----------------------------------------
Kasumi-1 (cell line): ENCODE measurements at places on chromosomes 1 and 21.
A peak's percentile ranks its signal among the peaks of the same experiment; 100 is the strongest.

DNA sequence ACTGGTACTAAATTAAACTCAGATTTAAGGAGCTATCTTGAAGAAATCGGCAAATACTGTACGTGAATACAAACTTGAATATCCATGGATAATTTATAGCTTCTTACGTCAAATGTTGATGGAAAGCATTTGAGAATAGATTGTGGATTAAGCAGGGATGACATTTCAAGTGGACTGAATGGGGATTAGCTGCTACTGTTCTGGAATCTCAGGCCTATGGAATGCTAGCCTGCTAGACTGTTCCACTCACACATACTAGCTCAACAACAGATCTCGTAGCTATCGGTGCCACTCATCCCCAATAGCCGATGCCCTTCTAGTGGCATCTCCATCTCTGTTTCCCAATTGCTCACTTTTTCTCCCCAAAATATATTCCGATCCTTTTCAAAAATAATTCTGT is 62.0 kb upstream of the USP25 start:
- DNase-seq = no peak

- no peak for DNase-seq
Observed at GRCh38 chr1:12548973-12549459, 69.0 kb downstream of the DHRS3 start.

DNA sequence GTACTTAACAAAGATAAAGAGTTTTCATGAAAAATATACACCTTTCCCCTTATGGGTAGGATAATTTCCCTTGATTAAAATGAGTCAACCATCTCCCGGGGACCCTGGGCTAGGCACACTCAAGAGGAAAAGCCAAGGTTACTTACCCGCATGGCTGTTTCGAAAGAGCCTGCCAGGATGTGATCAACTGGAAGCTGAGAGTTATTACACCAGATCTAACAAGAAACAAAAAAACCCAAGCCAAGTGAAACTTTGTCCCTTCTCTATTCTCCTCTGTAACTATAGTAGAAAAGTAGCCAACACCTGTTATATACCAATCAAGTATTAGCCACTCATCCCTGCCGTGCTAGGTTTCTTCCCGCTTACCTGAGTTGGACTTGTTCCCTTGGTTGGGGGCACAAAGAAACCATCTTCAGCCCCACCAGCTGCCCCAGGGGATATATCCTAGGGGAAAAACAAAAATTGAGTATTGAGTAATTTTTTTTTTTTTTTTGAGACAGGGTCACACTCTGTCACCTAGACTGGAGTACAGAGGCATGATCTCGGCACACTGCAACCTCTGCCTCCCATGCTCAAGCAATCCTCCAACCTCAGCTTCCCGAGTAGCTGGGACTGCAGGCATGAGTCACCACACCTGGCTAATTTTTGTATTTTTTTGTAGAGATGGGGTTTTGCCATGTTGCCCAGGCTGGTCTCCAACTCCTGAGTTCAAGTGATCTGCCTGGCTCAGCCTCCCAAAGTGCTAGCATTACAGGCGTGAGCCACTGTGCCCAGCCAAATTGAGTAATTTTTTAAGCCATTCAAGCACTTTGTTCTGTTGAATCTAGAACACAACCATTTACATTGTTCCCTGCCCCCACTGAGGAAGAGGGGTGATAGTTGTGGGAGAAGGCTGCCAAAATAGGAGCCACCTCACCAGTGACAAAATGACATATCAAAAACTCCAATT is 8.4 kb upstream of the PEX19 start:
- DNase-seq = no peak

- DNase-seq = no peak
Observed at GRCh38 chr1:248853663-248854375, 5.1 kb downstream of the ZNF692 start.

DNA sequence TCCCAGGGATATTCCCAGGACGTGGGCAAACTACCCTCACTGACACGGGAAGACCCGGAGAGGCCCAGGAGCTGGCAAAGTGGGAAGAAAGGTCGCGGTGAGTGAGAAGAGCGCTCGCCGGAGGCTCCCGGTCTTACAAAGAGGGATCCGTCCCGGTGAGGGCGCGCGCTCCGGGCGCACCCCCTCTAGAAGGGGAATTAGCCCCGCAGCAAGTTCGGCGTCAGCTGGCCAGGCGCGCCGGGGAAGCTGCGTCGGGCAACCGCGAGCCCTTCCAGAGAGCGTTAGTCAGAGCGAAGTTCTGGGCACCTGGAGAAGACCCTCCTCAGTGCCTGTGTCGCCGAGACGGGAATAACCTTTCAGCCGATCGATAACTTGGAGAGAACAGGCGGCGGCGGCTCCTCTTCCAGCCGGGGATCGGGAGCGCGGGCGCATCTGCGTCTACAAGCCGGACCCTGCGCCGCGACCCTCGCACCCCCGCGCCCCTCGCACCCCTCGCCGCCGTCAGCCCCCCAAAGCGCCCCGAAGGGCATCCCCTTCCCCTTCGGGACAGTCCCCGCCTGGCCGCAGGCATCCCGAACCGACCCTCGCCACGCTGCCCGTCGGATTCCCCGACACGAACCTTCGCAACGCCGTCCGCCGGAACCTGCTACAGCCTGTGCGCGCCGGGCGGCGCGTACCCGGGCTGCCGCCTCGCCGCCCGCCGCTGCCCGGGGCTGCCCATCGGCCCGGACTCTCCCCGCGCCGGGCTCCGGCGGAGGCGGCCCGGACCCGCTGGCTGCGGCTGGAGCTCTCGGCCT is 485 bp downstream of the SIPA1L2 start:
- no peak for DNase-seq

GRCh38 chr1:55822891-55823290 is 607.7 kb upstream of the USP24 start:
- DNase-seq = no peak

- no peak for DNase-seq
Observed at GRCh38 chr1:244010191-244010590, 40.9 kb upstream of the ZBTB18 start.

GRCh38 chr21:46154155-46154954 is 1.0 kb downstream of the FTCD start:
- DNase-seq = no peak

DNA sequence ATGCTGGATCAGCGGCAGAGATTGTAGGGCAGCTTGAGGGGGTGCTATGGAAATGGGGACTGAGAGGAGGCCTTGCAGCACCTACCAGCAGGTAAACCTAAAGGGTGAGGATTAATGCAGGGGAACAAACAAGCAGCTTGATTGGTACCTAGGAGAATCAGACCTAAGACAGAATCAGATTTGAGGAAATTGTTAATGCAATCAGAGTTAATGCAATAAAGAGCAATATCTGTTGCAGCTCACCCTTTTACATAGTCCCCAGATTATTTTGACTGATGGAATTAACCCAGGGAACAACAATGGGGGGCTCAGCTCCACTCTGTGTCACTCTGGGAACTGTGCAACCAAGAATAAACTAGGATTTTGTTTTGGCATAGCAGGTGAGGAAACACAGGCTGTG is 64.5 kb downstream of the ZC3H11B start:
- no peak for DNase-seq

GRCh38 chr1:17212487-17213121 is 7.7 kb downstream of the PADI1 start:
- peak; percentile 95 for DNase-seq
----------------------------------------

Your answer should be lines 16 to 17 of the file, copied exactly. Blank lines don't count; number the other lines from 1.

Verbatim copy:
Observed at GRCh38 chr1:244010191-244010590, 40.9 kb upstream of the ZBTB18 start.

GRCh38 chr21:46154155-46154954 is 1.0 kb downstream of the FTCD start: